What is (and isn't) a bee?
Take a look at the three pictures below, and try to identify which are bumble bees and which are honey bees:
If you didn't pick any of them - good job! None of the insects pictured
above are bees, but actually flies that are mimicking bees (or, in the
case of the first picture, mimicking a wasp).
However, bumble bees and honey bees represent only a handful of the bee species in the world, or even Illinois. With all this diversity, it becomes easy to confuse bumble or honey bees with many other kinds of bees, or their close relatives, the wasps. To make things even more difficult, many insects like the ones pictured above will try very hard to imitate bees (we call them bee mimics), and they do a surprisingly good job of it! To differentiate between bees and their many mimics, it becomes necessary to know a little more about these insects than just their colors and general shape.
Identifying Bumble Bees and Honey Bees
Honey bees and bumble bees share many features, but it's not too hard to tell them apart. For a detailed description of these two insects, check out our Bee Biographies. If you don't want to get too technical, just keep a few things in mind:
Below are some detailed pictures. The following images show a honey bee
(left) and a bumble bee (right).
The Parts of a Bee
Identifying Bumble Bee and Honey Bee Lookalikes
Now that you're familiar with bumble bees and honey bees, we'll list the other insects that can resemble them. To help summarize the differences, every group of similar insects will have a chart like the one to the right, with icons of the antennae, wings, mouthparts, body, and legs. The icons in the green column are shared between honey bees, bumble bees, and the current insect. The red column shows where to look for the difference.
Bumble bees and honey bees are not the only two bees in Illinois. Leaf-cutting bees, sweat bees, carpenter bees, and many others are frequent visitors to flowers - see the section on solitary bees if you're curious. The only surefire difference is the presence of the pollen basket.
Carpenter bees are commonly confused with bumble bees. One easy way to tell the difference is to look at the abdomen. If the abdomen is shiny and not hairy, you probably have a carpenter bee. Carpenter bees may also have much larger heads, proportionally. The pictures below compare a carpenter bee (on the left in each picture) to a bumble bee (right).
Many wasps have striking black and yellow colors and elbowed antennae. However, wasp species often lack the hairy thorax and abdomen. As always, when in doubt, check for the pollen basket.
Yellow jackets are a species of wasp that you may find on your foods at picnics, or flying near trash cans. These can appear to be honey bees at first glance, but they are a much brighter yellow and lack visible hair on the body. The picture below compares a yellow jacket (left) to a honey bee (right).
Bee mimics are, simply put, other insects that resemble bees. This is called Batesian mimicry, which just means something harmless is imitating something dangerous.
The insects below may look like bees, but they cannot sting (though some may nip or bite!). Luckily for entomologists, no mimic is perfect. Below we'll take a look at different insects in Illinois that pose as bees, and the ways in which their mimicry is incomplete.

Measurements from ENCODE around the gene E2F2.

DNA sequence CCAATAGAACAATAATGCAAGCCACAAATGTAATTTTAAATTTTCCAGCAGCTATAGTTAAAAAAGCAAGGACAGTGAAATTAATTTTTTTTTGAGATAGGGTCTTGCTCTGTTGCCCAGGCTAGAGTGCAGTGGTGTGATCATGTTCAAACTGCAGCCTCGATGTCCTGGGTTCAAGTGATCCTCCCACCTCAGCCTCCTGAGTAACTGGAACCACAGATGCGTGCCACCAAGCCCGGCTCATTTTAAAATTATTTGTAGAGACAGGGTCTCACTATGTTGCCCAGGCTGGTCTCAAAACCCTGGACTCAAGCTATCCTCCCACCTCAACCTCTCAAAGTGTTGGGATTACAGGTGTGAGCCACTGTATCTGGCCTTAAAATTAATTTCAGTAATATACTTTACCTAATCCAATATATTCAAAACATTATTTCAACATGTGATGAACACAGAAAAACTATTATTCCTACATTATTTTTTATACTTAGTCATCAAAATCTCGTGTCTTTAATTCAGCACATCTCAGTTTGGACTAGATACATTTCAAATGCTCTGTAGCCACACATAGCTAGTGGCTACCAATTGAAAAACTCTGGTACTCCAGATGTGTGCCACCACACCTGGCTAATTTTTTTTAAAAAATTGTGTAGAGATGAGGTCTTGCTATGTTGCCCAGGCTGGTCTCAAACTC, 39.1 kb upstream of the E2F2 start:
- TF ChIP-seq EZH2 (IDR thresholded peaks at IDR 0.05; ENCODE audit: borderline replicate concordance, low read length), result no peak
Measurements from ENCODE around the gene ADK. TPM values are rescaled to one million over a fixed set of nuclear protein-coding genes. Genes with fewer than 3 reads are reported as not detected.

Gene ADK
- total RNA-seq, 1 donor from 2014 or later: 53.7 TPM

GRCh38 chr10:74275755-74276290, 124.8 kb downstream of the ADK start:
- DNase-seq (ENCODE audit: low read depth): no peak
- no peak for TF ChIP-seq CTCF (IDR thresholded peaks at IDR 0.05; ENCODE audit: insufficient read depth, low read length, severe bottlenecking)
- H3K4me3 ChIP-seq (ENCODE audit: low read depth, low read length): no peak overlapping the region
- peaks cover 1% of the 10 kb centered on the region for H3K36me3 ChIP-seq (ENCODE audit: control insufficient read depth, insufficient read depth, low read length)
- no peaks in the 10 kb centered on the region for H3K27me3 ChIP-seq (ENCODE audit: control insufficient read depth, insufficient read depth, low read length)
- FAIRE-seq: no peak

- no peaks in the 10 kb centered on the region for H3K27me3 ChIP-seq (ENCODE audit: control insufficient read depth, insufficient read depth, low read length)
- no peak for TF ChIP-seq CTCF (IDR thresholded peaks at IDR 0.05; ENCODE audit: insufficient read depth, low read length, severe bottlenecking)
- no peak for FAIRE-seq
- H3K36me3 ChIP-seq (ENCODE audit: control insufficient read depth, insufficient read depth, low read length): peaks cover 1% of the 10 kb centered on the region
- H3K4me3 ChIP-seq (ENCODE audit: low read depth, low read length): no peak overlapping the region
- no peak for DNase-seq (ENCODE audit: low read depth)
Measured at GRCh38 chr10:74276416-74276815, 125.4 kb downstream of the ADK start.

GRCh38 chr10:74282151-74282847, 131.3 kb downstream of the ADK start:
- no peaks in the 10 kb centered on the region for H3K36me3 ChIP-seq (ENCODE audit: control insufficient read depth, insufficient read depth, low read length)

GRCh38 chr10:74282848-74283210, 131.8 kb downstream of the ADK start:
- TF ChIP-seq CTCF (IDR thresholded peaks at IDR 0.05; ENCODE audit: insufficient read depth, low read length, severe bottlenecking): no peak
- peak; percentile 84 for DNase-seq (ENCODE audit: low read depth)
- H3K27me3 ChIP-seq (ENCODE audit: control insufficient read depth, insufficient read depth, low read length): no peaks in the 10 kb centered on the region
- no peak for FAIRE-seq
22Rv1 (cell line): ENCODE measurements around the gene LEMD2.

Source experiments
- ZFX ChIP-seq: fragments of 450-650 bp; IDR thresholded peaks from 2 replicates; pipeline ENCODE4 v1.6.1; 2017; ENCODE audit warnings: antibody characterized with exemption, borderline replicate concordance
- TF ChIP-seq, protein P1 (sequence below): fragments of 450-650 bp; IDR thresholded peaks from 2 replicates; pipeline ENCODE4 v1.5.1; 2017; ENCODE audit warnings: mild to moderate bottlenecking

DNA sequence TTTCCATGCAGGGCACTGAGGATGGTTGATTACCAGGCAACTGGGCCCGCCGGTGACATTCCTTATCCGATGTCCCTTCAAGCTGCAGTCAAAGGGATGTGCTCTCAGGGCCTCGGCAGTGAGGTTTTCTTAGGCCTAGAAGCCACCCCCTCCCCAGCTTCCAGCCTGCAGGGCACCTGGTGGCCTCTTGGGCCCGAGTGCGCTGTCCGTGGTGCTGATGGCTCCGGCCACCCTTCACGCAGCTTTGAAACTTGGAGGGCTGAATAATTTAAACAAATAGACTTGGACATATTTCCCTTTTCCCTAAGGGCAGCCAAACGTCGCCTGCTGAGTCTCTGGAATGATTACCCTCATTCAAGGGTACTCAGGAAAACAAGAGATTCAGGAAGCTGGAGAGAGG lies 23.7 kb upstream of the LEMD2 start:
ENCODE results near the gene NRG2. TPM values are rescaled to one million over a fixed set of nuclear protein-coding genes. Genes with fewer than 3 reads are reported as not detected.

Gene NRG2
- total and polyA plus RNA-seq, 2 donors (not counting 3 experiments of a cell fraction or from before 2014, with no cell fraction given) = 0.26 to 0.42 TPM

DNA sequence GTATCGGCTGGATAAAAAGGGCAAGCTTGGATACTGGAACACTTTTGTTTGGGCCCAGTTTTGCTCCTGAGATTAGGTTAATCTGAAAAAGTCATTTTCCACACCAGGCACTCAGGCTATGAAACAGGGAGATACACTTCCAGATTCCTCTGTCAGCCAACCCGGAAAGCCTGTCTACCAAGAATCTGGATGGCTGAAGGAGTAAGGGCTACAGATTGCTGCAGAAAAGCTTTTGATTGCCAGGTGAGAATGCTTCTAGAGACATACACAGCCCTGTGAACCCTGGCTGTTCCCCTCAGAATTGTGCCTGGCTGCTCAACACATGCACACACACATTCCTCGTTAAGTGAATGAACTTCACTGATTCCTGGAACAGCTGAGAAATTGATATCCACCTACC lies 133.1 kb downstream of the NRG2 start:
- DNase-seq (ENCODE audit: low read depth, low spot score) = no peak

Flies are one of the most common bee mimics in Illinois, and often very well disguised. Even so, there are two simple ways to tell a fly mimic from a bee. First, look at the wings: bees have four wings, but flies have two wings. Second, look at the antennae: bees have elbowed antennae, while many flies have short, stubby, or hair-thin antennae. If you can't see the antennae, you're probably looking at a fly.
Drone flies, or hover flies, look and sound very similar to bees. When flying, their wings and antennae can be very difficult to observe - but their behavior will be very different from a bee. These flies hover and move erratically; bees generally move slowly from flower to flower, and do not hover in one place. The picture on the left shows the wings of a bee (right) compared to a fly (left). The other picture shows a very convincing bee mimic; however, notice the short, stubby antennae.
A few beetles in Illinois may look similar to bees. However, beetles can always be recognized by the presence of elytra, or hardened forewings. Think of a June beetle or Japanese beetle - the shell on their back is actually the first pair of wings. The second pair of wings are kept underneath the elytra, and only extended when the beetle flies. Bees, on the other hand, have four thin, translucent wings, all intended for flight.
Painted Locust Borers are beetles with black and yellow stripes that are very common on goldenrod in the late summer. While flying, these and other related beetles can appear to be bees or wasps. However, when placed side-by-side with bees, it is clear that they share little other than color.
Many day-flying moths also mimic bees for protection. These moths can share almost all of the superficial features of a bee: four wings, thickened antennae that can appear elbowed, and a furry, black-and-yellow coloration. The trick for seeing through these mimics is looking at the legs, and, if you can see it, the mouth. Moth legs are very slender, and clearly lack a pollen basket. The mouthparts of a moth consist of a long, slender tube (the proboscis), often equal to or greater than the length of the moth itself. This is held coiled under the head, but will elongate when the moth feeds.
Clear-winged Sphinx Moths are bee mimics and day-flying visitors to many gardens. These moths move and hover over flowers like a hummingbird, rarely landing as they suck nectar. Bees, on the other hand, will always land on a flower to feed or gather pollen. In the pictures below, the arrows indicate the different mouthparts and lack of pollen basket.